“Some of the American public’s hesitance to embrace vaccines — the flu vaccine in particular — can be attributed to the long-lasting effects of a failed 1976 campaign to mass-vaccinate the public against a strain of the swine flu virus,” writes Rebecca Kreston for Discover.  “This government-led campaign was widely viewed as a debacle and put an irreparable dent in future public health initiative, as well as negatively influenced the public’s perception of both the flu and the flu shot in this country.”

[T]his is a story about one time over 40 years ago when poor decision-making on the part of the government led to the unnecessary vaccination of about 45 million citizens.

On February 4 1976, a young soldier named David Lewis died of a new form of flu. In the middle of the month, F. David Matthews, the U.S. secretary of health, education and welfare, announced that an epidemic of the flu that killed Pvt. Lewis was due in the fall. “The indication is that we will see a return of the 1918 flu virus that is the most virulent form of flu,” he said, reports Patrick di Justo for Salon.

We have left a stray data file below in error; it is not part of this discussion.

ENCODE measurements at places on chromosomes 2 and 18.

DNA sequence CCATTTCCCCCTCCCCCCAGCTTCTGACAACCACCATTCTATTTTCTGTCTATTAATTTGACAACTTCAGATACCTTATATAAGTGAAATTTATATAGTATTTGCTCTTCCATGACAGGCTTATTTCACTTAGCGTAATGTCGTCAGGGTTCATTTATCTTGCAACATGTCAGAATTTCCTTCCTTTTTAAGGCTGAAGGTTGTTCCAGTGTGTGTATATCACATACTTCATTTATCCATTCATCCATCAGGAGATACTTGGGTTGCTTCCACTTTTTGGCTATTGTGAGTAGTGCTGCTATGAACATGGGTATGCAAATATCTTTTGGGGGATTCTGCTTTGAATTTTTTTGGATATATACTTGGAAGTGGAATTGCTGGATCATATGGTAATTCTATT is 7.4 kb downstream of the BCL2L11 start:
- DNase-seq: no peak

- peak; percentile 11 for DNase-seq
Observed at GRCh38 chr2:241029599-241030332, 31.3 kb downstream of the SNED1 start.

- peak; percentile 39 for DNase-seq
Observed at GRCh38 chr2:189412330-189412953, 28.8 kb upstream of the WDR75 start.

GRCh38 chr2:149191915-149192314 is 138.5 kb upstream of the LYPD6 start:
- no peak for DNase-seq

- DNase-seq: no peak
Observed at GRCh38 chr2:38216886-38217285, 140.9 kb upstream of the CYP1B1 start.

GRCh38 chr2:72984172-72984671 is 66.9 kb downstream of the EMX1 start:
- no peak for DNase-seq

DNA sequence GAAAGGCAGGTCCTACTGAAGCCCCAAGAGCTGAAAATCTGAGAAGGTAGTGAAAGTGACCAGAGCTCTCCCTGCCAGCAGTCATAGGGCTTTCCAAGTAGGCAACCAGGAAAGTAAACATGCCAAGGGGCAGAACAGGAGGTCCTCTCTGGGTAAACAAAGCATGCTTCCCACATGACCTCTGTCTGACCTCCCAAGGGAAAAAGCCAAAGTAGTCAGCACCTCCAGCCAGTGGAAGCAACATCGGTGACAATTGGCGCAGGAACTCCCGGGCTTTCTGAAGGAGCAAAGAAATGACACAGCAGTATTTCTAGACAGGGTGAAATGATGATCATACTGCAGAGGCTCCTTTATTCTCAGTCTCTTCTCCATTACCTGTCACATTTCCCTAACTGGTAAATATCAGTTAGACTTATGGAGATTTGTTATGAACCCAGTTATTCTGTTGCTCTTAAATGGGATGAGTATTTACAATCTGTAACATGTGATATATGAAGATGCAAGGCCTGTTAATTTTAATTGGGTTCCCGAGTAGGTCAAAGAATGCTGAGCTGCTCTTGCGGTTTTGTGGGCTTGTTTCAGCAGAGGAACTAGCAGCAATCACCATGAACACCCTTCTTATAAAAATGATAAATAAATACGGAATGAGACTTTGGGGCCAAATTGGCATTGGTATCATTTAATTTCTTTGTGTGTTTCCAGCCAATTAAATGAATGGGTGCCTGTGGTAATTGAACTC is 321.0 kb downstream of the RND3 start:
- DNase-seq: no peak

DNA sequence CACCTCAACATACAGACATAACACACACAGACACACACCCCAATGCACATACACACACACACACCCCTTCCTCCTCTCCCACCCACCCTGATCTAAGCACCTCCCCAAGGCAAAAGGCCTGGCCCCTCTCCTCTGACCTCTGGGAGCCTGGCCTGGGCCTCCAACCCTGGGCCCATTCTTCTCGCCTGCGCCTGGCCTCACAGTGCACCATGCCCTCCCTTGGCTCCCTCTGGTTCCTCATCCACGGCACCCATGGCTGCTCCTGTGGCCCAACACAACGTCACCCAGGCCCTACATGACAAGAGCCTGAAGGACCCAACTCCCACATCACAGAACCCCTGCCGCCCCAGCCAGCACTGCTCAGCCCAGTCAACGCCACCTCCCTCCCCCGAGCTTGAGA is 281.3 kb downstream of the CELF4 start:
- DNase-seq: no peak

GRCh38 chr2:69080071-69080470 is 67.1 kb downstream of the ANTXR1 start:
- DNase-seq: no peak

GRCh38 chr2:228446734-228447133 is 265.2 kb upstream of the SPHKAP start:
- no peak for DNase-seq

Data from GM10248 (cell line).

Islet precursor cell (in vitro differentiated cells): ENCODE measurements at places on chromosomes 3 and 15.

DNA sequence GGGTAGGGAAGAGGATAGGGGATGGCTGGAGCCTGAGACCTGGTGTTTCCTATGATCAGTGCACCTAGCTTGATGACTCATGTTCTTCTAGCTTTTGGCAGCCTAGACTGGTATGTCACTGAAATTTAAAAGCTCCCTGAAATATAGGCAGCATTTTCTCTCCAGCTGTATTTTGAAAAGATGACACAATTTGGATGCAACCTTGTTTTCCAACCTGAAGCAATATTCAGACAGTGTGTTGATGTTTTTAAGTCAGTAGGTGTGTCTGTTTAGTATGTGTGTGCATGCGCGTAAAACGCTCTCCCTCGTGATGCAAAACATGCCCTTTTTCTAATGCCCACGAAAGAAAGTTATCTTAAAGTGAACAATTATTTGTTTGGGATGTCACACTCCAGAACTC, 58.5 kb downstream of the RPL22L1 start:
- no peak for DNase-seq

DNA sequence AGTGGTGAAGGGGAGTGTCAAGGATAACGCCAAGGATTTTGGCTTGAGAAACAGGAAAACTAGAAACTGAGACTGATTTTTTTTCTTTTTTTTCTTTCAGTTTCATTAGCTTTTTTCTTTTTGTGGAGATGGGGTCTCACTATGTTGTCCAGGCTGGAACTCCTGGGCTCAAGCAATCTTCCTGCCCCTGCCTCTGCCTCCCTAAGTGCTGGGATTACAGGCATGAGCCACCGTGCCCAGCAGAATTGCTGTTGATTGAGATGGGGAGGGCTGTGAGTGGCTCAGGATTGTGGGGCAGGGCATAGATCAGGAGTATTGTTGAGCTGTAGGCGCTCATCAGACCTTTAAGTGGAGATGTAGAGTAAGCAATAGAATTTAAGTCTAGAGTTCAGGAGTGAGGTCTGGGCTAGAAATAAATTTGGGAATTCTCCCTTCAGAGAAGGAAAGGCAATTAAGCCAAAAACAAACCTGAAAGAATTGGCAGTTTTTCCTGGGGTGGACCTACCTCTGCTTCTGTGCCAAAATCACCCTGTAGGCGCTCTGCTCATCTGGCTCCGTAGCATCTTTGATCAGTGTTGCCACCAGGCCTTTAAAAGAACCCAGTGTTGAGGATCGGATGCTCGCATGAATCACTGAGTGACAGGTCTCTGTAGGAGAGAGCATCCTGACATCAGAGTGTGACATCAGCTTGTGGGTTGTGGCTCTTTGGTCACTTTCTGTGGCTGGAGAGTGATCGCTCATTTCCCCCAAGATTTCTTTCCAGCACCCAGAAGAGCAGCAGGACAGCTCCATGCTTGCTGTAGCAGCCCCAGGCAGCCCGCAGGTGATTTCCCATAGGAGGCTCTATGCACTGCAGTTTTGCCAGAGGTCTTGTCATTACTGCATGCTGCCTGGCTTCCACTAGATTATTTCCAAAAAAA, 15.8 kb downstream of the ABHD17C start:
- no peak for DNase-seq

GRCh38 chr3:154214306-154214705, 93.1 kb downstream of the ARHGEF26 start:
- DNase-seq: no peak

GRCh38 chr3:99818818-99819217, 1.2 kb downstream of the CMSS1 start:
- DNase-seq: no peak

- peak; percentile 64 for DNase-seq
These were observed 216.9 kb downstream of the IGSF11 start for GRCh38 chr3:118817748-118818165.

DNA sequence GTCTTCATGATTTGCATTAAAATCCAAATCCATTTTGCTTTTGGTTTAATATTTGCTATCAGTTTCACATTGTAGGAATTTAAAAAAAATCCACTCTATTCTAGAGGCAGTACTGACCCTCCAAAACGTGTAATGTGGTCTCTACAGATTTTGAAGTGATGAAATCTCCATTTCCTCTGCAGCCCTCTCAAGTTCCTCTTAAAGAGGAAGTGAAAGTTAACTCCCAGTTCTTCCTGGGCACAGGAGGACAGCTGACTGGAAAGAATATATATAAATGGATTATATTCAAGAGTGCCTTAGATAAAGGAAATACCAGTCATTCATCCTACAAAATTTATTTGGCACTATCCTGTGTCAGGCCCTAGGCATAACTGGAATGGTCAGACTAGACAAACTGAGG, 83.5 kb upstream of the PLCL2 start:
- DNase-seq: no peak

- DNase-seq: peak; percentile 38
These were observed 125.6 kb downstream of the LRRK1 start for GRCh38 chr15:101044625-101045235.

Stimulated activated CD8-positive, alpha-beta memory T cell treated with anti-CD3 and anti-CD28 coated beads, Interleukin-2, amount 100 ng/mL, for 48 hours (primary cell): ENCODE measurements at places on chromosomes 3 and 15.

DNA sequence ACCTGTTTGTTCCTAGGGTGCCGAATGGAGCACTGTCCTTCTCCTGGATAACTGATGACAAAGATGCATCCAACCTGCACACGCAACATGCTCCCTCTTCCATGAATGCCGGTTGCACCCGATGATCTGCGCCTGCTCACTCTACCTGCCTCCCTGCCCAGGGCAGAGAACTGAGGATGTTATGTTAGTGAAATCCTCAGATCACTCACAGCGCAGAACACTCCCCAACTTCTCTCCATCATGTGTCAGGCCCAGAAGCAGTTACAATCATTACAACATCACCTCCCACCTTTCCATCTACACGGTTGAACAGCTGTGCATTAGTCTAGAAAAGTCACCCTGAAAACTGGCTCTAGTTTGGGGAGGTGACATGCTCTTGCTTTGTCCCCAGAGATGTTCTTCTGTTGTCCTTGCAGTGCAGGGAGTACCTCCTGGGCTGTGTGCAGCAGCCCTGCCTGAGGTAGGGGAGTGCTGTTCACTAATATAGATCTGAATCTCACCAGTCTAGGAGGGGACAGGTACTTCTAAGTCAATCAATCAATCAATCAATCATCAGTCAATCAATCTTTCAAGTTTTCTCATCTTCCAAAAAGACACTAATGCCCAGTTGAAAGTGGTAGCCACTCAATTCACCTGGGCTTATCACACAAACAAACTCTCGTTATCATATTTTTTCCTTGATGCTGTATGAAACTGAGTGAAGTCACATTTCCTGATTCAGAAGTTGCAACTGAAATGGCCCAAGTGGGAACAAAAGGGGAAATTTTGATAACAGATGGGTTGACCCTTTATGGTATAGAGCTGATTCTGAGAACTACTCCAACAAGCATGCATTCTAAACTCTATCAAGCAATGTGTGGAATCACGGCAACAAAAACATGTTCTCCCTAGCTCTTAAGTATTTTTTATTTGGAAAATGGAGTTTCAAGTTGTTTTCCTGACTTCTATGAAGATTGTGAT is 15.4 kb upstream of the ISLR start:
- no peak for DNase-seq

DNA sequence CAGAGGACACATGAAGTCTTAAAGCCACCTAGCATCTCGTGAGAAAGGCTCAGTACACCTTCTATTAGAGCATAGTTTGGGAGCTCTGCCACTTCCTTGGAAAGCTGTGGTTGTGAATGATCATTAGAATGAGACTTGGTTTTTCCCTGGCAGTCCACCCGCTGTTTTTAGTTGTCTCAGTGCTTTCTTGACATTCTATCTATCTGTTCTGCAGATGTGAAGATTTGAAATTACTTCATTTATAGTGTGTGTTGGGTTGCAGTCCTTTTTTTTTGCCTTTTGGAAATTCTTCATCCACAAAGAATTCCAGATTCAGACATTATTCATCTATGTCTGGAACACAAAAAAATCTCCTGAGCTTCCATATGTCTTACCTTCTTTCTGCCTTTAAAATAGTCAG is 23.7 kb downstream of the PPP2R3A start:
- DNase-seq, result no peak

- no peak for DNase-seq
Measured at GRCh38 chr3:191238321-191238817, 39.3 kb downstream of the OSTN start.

Spanish influenza [1918 flu] was another form of swine flu, di Justo writes, and researchers at the Centers for Disease Control thought that what was happening could well be a new, even deadlier strain that was genetically close to the 1918 strain.

To avoid an epidemic, the CDC believed, at least 80 percent of the United States population would need to be vaccinated. When they asked Congress for the money to do it, politicians jumped on the potential good press of saving their constituents from the plague, di Justo writes.

The World Health Organization adopted more of a wait-and-see attitude to the virus, writes Kreston. They eventually found that the strain of flu that year was not a repeat or escalation of the 1918 flu, but “the U.S. government was unstoppable,” di Justo writes. They had promised a vaccine, so there needed to be a vaccine.